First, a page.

DBS Certificates and Financial Services

Financial services jobs make a huge contribution to the UK economy. Latest figures show that around 7% of all economic input comes from financial services. In London, the contribution is even larger. The range of jobs available in this sector is enormous. Financial services covers everything from working in a high street bank or insurance call centre to being stockbroker or investment banker. Companies also vary hugely in the checks they run on applicants. Credit checks are fairly standard but what about DBS certificates? Here’s everything you need to know about police checks for jobs in finance.

The Financial Conduct Authority and DBS Certificates

There are three levels of DBS checks which employers can ask for. A basic disclosure looks at current unspent criminal record only. This sort of certificate is unrestricted – anyone can apply, for any reason. The other two types of disclosure, standard and enhanced, only apply to specific types of job. Enhanced disclosure usually applies to people working closely with vulnerable people. That would cover people like nurses, care workers or teachers. The type of disclosure which usually applies in financial services is the standard disclosure. The industry body which sets the rules around disclosure is the Financial Conduct Authority (FCA).

The FCA decides which roles need standard DBS checks and which don’t. They define these roles as a “controlled function”. Each company is different, but controlled functions are jobs working at a high level as directors or chief executives, or people who have a high level of responsibility in a company. People who are chartered accountants also go through the standard disclosure process when they first register.

Credit Checks and Finance Jobs

Unless you’re working at a very senior level in an organisation, or registering for the first time as a chartered accountant, you probably won’t be asked for a standard disclosure check. Some organisations might choose to run basic disclosure checks on employees. However, there is a cost implication in doing this, and not many companies check everyone working for them. Perhaps the most common type of check for financial services jobs is a credit check. These can apply to any type of job, at all levels in the finance industry.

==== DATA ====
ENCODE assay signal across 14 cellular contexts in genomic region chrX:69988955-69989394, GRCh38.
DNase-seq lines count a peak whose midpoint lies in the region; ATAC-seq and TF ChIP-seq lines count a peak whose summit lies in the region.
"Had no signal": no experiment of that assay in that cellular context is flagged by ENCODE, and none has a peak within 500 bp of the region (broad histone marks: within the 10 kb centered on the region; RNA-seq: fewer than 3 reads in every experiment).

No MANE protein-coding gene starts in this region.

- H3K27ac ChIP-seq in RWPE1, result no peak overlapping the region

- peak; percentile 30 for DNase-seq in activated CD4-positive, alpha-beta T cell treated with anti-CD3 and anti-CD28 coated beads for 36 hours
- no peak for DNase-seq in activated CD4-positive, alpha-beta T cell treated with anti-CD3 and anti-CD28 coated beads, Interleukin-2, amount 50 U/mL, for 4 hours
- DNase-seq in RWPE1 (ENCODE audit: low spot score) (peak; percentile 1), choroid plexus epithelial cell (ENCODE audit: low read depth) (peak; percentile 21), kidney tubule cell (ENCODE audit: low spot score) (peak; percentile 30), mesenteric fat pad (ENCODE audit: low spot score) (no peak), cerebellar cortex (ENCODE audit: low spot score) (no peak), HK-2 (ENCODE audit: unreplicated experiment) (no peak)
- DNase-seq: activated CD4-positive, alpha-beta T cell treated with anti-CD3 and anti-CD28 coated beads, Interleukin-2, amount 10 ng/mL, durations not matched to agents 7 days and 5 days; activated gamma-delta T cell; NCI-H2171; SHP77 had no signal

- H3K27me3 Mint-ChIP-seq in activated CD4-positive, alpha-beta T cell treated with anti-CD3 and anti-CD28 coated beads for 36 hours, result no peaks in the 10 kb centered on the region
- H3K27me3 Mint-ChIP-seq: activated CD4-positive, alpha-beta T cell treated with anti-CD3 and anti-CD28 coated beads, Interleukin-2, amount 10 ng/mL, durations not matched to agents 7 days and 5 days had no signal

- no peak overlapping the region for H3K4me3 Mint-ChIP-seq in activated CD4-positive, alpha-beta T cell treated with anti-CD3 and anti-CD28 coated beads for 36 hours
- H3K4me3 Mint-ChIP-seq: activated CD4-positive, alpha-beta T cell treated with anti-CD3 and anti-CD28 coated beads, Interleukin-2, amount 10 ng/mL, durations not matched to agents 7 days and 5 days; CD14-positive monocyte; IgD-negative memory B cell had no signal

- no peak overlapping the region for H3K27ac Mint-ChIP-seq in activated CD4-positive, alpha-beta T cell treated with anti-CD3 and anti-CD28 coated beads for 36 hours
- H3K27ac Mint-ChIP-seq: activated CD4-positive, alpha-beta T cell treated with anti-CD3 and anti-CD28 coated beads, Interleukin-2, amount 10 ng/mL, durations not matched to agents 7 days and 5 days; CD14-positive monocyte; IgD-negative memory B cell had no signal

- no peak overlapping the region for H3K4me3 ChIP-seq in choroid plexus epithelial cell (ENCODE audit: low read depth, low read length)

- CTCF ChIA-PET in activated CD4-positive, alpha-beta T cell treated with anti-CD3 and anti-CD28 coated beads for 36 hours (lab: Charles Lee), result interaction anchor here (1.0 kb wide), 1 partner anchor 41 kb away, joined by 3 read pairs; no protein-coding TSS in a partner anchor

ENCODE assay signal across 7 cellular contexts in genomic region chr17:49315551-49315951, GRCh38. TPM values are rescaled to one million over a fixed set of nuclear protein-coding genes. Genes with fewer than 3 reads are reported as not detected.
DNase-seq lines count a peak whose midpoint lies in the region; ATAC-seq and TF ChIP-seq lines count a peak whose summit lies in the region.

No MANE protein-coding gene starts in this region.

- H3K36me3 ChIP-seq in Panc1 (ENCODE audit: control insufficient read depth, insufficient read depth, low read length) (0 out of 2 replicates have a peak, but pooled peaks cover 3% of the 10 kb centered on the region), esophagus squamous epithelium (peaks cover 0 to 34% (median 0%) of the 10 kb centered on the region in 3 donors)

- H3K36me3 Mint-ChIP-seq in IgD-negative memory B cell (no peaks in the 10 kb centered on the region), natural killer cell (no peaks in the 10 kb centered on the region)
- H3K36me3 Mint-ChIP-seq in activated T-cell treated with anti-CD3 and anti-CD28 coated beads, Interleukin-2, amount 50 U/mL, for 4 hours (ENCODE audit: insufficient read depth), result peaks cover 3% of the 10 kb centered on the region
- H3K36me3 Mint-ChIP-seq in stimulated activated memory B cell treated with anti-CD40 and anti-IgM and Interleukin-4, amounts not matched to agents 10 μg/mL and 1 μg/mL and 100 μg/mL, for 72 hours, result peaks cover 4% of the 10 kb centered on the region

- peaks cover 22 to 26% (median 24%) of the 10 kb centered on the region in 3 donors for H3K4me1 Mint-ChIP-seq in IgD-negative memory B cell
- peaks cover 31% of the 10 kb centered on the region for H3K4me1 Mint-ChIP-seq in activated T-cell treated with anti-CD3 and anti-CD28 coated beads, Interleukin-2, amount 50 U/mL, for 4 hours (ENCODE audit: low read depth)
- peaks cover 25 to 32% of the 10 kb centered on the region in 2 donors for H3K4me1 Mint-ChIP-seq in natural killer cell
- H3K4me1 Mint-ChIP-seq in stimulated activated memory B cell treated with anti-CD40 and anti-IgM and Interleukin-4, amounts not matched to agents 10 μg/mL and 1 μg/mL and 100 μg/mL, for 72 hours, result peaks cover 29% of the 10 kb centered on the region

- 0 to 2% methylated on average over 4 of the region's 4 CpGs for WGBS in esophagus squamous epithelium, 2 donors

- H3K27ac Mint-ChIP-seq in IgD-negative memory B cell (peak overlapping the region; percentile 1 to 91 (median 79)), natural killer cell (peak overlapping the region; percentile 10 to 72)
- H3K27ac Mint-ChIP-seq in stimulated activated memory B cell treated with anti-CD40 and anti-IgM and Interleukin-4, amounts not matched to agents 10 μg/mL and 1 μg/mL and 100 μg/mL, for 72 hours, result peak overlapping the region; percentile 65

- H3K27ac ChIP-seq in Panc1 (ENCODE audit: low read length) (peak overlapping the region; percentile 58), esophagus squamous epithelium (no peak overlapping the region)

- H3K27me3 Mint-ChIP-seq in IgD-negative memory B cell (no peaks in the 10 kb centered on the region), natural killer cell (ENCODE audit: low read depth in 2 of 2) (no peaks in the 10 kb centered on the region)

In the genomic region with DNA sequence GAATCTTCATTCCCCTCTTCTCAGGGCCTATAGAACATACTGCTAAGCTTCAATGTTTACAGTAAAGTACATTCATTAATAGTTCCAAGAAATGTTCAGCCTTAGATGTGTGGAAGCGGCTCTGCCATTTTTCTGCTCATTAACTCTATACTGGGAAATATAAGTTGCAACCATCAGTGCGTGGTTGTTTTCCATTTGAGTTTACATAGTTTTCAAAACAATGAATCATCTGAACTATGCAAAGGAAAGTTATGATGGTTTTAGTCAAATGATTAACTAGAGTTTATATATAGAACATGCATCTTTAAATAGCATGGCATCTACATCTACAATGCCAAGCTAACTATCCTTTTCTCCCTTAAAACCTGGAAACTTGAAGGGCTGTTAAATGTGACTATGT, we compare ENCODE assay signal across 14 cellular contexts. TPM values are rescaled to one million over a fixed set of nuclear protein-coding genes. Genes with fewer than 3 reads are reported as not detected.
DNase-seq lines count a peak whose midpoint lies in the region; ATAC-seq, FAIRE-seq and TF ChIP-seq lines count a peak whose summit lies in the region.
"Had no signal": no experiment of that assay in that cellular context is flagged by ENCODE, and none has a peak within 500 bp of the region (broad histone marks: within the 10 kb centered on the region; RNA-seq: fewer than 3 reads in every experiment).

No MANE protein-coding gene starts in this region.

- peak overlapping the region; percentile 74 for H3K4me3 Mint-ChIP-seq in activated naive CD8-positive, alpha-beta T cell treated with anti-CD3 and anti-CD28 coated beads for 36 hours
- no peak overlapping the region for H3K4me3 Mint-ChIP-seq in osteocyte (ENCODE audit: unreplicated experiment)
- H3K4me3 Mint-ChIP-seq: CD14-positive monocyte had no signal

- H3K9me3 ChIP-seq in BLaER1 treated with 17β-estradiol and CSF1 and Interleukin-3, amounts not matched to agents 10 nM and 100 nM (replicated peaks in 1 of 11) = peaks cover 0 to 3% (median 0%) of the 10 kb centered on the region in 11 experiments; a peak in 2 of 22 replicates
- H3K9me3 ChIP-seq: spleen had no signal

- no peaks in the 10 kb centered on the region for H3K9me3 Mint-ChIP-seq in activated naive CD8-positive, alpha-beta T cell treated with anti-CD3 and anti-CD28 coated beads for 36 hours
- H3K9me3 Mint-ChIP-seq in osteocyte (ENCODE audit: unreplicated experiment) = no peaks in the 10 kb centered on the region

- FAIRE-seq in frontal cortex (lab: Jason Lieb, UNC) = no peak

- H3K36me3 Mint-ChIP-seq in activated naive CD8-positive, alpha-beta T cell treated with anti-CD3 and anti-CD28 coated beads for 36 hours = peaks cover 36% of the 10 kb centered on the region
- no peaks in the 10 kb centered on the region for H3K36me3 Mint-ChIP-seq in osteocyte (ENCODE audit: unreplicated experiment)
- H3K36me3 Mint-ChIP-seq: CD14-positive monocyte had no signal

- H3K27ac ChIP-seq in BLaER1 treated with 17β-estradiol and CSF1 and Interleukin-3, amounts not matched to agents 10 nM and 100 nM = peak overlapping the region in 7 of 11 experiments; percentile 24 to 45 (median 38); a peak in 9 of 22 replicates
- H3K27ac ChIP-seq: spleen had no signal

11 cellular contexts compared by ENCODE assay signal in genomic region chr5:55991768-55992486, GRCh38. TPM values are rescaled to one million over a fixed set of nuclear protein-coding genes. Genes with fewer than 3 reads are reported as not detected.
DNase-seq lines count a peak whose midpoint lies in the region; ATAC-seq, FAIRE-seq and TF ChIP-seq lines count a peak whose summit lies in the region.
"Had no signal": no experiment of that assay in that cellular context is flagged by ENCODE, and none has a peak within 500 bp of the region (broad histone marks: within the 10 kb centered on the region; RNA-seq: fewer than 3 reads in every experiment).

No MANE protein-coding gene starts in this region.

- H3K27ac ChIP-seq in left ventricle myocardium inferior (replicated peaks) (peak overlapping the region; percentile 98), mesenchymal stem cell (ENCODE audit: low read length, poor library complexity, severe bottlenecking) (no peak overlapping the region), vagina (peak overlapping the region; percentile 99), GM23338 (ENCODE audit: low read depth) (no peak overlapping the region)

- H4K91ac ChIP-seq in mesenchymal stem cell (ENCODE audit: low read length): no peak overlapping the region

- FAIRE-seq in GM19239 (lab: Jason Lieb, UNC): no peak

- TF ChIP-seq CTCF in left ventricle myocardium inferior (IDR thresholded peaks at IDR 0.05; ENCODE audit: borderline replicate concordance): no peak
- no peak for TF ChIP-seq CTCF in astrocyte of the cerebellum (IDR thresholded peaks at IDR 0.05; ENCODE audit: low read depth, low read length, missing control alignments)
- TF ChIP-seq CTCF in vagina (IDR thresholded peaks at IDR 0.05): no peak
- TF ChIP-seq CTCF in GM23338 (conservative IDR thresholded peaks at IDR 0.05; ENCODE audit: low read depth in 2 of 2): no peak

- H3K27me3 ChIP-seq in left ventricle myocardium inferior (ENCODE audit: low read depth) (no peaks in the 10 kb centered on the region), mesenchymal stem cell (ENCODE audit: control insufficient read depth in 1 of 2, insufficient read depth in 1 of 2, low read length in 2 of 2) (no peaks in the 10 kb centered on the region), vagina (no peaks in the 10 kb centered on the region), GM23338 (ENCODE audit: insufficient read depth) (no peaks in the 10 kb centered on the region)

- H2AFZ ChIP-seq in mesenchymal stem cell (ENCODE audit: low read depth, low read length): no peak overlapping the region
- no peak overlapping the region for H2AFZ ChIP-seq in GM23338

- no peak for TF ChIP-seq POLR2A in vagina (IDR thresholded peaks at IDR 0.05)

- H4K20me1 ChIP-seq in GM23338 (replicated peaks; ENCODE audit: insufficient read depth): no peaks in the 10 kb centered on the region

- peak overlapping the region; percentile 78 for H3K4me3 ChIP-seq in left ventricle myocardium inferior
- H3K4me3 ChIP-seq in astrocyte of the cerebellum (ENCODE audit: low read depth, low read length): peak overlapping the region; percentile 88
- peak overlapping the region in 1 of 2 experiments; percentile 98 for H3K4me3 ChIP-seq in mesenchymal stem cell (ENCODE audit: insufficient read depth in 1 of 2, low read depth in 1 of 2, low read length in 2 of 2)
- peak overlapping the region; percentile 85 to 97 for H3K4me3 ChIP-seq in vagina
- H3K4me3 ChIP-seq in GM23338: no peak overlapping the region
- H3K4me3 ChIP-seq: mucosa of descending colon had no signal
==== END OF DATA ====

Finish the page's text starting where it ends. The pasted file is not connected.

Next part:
Credit checking is all about protecting the business from loss or risk. Many people in financial services have access to money. This could be physical notes and coins while working in a bank, or having the ability to electronically transfer funds, pay invoices or credit accounts. Most people working in financial services are honest. But a minority who have serious financial problems might be tempted to divert money into their own accounts to resolve their difficulties.

Adverse Credit Checks

When banks and other financial services organisations check their workers, they have the sole aim of protecting their business. They aren’t interested in how much you pay on your mortgage, or whether you’re a bit behind on your credit card bills. Most will only look for indications of serious problems. This is known as an “adverse credit check”. Applicants have to give written permission for an employer to delve into their credit file. If they do, the employer is looking for issues such as:

  • Any bankruptcy, personal or of a business, either current or in the recent past
  • A County Court Judgement (CCJ) for an unpaid debt
  • An Individual Voluntary Arrangement (IVA) in order to deal with serious debt issues

Applying for standard DBS certificates

If you are applying for a role which requires a standard DBS check, then your employer should help you navigate the process. Applying for a standard DBS check is not tricky. First, fill in the application form online. You’ll be asked for basic identity details like your name, date of birth and addresses where you’ve lived in the past five years. Then, prove that you are who you say you are. This means gathering together key identity documents and things like bank statement to prove where you live. Once the form arrives at the Disclosure and Barring Service, your details get checked against information on the police national computer. The DBS produces a certificate based on what information they find. This whole process takes about three to four weeks, but delays are not uncommon.